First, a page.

Not all fashion starts in a design studio. In a plant in the Bay Area, MycoWorks’ Sophia Wang is creating the leather of the future using mushrooms. Celebrity makeup artist Daniel Martin recently collaborated with the company to create a brush case, and MycoWorks got an earlier vote of confidence in 2022 via an influx of $125 million in a Series C funding round. “Fashion is a powerful language for creating new narratives about what’s valuable, desirable, ethical, and necessary,” Wang says.
The industry is rife with accolades, but few are worth their salt when it comes to being green. The Butterfly Mark is a notable exception: The highest recognition a luxury brand can receive for sustainability across its supply chain (recipients include Dior couture and Tom Ford Beauty), the mark was created by sustainability expert Diana Verde Nieto after a conversation with Sir David Attenborough about the British Large Blue butterfly, which had been brought back from the verge of extinction in the 1980s. “I found it a great symbol to represent the fragility of our planet and the strength of our convictions, big or small, to better our world,” she says.
THE COMMUNITY BUILDERS
Among the efforts to further diversity and inclusion in the fashion industry, few have been as consistent and successful as Harlem’s Fashion Row, founded nearly 16 years ago by Brandice Daniel in order to mentor and provide a platform for BIPOC designers with its annual fashion show and other events. Over that time, Daniel has forged partnerships with companies like LVMH and Tiffany & Co. A donation from the CFDA in 2020 enabled the launch of the ICON360 program, which to date has donated more than $2 million to fashion programs at HBCUs and to BIPOC designers who struggled with keeping their businesses open during the pandemic. “HFR has always been bigger than me, and the designers we work with keep me motivated,” Daniel says.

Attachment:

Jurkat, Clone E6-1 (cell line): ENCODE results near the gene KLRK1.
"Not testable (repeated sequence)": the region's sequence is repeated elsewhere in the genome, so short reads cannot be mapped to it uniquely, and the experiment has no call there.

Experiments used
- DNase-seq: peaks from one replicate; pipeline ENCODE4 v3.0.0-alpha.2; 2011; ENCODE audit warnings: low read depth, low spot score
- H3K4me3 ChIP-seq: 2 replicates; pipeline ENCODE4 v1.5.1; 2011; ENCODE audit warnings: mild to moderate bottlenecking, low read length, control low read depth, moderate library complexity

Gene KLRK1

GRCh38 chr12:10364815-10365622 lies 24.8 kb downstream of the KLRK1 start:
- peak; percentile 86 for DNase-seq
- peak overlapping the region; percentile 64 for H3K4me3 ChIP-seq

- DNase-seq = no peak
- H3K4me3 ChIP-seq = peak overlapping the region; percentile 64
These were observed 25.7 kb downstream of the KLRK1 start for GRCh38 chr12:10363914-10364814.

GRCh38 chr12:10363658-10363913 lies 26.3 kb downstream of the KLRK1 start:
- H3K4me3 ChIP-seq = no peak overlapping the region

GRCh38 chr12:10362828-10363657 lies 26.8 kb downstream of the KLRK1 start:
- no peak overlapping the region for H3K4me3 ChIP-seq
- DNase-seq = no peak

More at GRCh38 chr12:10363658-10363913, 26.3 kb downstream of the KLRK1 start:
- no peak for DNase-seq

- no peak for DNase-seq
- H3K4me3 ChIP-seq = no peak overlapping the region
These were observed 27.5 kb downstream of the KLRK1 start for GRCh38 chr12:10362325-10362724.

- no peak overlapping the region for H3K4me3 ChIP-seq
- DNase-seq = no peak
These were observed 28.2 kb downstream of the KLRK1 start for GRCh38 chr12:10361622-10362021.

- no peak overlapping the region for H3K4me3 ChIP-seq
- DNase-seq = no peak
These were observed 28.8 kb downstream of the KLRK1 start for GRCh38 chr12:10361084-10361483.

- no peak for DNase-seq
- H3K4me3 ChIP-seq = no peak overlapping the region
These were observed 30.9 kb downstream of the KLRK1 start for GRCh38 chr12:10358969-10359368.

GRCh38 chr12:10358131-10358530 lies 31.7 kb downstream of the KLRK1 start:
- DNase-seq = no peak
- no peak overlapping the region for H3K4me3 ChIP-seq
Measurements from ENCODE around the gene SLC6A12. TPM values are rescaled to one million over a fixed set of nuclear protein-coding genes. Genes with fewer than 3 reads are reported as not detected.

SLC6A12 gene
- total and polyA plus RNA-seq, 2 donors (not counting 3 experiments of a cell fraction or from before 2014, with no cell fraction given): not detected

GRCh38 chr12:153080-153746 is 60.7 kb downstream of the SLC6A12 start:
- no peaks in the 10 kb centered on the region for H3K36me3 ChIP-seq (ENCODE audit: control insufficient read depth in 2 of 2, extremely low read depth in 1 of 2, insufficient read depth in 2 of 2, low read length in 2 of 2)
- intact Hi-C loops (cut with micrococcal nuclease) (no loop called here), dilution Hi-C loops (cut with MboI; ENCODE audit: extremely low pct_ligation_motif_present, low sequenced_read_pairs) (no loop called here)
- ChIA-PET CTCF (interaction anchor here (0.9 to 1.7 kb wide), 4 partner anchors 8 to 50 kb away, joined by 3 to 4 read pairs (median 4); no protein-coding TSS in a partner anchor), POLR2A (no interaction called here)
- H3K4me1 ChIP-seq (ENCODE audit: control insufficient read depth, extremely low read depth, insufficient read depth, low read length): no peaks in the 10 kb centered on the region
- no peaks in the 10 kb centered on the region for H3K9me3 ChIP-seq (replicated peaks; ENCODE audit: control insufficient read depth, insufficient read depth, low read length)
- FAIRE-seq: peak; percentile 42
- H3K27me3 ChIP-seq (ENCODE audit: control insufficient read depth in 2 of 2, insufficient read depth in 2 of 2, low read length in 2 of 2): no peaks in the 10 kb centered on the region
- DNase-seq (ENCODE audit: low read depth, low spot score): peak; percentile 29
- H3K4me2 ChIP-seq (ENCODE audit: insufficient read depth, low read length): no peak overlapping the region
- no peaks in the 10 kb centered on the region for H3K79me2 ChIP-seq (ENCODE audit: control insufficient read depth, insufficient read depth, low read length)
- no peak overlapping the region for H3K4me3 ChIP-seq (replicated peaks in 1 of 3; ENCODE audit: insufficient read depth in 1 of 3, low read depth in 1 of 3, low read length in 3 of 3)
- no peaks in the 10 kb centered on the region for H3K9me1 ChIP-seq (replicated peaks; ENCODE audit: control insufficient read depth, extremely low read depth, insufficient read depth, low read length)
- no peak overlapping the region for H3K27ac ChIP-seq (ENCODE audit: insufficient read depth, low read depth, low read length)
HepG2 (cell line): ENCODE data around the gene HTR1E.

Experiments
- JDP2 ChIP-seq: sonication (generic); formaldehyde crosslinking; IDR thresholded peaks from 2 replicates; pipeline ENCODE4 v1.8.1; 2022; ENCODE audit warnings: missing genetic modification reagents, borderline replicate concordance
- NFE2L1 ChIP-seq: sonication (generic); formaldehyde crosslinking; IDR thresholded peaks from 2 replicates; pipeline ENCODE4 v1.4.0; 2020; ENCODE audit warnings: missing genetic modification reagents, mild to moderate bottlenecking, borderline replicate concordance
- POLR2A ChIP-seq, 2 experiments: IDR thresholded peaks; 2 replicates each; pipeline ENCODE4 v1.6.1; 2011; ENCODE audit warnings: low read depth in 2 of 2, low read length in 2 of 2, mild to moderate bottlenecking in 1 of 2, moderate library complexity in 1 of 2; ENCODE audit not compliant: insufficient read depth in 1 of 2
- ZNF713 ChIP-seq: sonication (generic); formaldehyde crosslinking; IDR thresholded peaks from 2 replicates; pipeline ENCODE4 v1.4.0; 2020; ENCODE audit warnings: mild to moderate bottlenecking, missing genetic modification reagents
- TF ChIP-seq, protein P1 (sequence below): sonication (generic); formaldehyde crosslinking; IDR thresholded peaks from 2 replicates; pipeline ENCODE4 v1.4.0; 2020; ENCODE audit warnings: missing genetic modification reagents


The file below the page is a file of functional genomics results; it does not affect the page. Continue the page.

PR maven Sandrine Charles has also been busy: After carving out a successful career in PR, she founded her own consulting firm in 2016, became a cofounder of the Black in Fashion Council in 2020, and now serves on the board of UNICEF Next Generation. Among the council’s many initiatives is the Discovery Showroom, a partnership with IMG that helps promote Black talent in New York during Fashion Month. Despite all she’s accomplished, Charles isn’t one to rest on past laurels. “It’s about the long game. Many things haven’t changed, but many [brands] are actively sticking to the changes that they proclaimed in the wake of wokeness in 2020,” she says. “My culture keeps me motivated. I want to leave the door open to make it easier for the next person to have a chance.”
Across the pond, Karoline Vitto is leading the charge for size inclusivity. The Brazilian-born designer made a splash with her London Fashion Week debut as part of Fashion East in September, with body-con jersey pieces that were shown on models ranging in size from 6 to 18—a still-too-rare occurrence on the runway these days. “I am creating a space for people who haven’t felt like they were part of the conversation before,” Vitto says. Customers and models alike have told her that “we changed the way they look at themselves.”
This article appears in the April 2023 issue of ELLE Magazine.
Naomi Rougeau is ELLE’s senior fashion features editor.